AICTE widens co-ed definition, but more must be done for transgenders | editorials | Hindustan Times
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AICTE widens co-ed definition, but more must be done for transgenders

Institutes registered with the All India Council for Technical Education will have to include the “transgender” option in their prospectus, forms and any other material.

editorials Updated: Apr 02, 2017 20:23 IST
A participant holds a rainbow coloured placard during Delhi Queer Pride Parade, an event promoting gay, lesbian, bisexual and transgender rights, in New Delhi November 30, 2014.
A participant holds a rainbow coloured placard during Delhi Queer Pride Parade, an event promoting gay, lesbian, bisexual and transgender rights, in New Delhi November 30, 2014. (Adnan Abidi/Reuters)

College is often called the best time of one’s life. But for transgender students, the period is one of unmitigated misery filled with snide comments, taunts and constant ridiculing that often culminates in physical violence. Little wonder, then, that our colleges and universities hardly have any trans or gender non-conforming pupils. Much of this bias stems from an absence of proactive policy formation to shield the vulnerable community from discrimination.

Last week, however, brought some good news as India’s technical education regulator modified the definition of a “co-ed institution” to mean men, women as well as transgender. This meant that the 3,000-plus institutes registered with the All India Council for Technical Education (AICTE) will have to include the “transgender” option and relevant information in their prospectus, forms and any other material. The regulator will also ask institutes to maintain the data of male, female and transgender students separately.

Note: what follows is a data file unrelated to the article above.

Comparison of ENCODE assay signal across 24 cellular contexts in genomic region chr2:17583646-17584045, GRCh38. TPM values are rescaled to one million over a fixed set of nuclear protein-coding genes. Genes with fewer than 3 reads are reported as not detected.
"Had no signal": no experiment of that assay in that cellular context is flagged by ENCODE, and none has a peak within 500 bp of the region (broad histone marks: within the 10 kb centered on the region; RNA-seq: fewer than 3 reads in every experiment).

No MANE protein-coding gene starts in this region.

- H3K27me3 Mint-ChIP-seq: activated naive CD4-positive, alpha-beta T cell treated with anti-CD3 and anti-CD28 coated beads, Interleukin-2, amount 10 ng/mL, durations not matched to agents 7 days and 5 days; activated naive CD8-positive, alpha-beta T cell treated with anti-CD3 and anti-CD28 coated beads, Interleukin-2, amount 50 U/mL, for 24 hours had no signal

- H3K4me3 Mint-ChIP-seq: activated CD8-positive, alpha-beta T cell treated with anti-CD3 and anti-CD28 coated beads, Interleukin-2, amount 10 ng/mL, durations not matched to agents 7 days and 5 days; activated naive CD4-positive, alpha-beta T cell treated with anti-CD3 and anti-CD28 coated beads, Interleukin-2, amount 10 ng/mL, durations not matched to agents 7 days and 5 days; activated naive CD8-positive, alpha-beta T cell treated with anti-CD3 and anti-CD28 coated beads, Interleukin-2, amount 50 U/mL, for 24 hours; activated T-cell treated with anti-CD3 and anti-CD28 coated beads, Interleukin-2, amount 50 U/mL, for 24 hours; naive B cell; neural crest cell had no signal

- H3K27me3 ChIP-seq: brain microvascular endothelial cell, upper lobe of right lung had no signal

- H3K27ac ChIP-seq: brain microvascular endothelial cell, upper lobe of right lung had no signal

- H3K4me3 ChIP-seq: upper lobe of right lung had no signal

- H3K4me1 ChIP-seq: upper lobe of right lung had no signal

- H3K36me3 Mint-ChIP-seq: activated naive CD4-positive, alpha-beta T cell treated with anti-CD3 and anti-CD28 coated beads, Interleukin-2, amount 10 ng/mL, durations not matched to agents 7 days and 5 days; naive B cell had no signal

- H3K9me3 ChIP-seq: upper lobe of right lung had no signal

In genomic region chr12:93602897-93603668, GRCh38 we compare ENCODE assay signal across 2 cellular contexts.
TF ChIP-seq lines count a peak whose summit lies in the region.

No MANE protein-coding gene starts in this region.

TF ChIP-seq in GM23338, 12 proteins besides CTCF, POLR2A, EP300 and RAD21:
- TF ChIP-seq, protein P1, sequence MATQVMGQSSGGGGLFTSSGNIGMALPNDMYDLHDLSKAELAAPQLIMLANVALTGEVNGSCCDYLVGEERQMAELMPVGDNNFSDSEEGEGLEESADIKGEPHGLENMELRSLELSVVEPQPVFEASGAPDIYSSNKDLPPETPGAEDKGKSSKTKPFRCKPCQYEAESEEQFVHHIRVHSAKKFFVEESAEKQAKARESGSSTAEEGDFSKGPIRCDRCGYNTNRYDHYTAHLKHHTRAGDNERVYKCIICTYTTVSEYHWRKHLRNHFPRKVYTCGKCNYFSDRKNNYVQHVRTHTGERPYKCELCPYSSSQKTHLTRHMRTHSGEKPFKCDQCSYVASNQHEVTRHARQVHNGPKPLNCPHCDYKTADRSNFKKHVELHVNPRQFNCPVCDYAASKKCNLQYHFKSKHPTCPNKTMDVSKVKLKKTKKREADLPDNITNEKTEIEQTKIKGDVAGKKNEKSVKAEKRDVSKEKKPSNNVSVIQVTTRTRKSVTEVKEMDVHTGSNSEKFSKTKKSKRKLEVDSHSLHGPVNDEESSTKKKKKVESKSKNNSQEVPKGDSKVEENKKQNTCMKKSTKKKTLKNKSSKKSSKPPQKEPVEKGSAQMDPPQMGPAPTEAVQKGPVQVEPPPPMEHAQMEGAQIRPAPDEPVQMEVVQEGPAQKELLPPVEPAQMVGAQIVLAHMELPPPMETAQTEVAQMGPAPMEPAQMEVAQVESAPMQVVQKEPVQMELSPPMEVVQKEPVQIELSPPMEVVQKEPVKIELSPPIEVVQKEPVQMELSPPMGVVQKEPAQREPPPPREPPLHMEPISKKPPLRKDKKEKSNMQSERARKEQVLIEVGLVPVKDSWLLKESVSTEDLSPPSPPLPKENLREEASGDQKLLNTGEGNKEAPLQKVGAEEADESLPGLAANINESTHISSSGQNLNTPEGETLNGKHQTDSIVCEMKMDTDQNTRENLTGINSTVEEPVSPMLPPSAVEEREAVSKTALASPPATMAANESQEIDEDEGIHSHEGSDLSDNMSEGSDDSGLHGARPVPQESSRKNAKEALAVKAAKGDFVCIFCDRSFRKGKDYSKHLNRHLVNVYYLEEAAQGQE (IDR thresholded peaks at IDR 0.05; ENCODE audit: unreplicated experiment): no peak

The measure is expected to help transgender students from being forced to check either the male or female option in college and university forms – the practice itself a unique form of violence perpetrated on a population who brave many risks and dangers to sever ties with genders they don’t identify with.

These developments come on the back of similar successes by transwomen in West Bengal and Tamil Nadu who went to the court to get a “third gender” or “other” option inserted in government job forms, college prospectus and entrance tests. Over the past year, an increasing number of universities and colleges have also revised their norms and stated their intent to welcome more transgender students.

The importance of education for the community cannot be stressed more. Structural barriers and violence in schools, colleges and universities keep transgender students out of educational institutions, ensuring that they don’t receive the necessary training for job skills and crushing any dreams they might harbour of becoming engineers, professors, lawyers or doctors. As a consequence, an overwhelming majority of transfolk are forced to live on the streets, beg for survival and go into sex work – only to be stereotyped as criminals by the same society that denied them a fair shot.

Three years ago, the Supreme Court said that transgender people had a right to jobs and education, and mandated quotas to ensure the uplift of the community. But on the ground, little has changed as authorities have dithered with framing policy and cracking down on bias and hatred. The AICTE’s move is to be lauded but one hopes that colleges and universities will implement it both in letter and spirit – support and encourage transgender students, sensitise staff to not indulge in discrimination and set up redressal mechanisms so that a pervasive atmosphere of hostility is dispersed. It is the least a country owes to one of its most marginalised groups.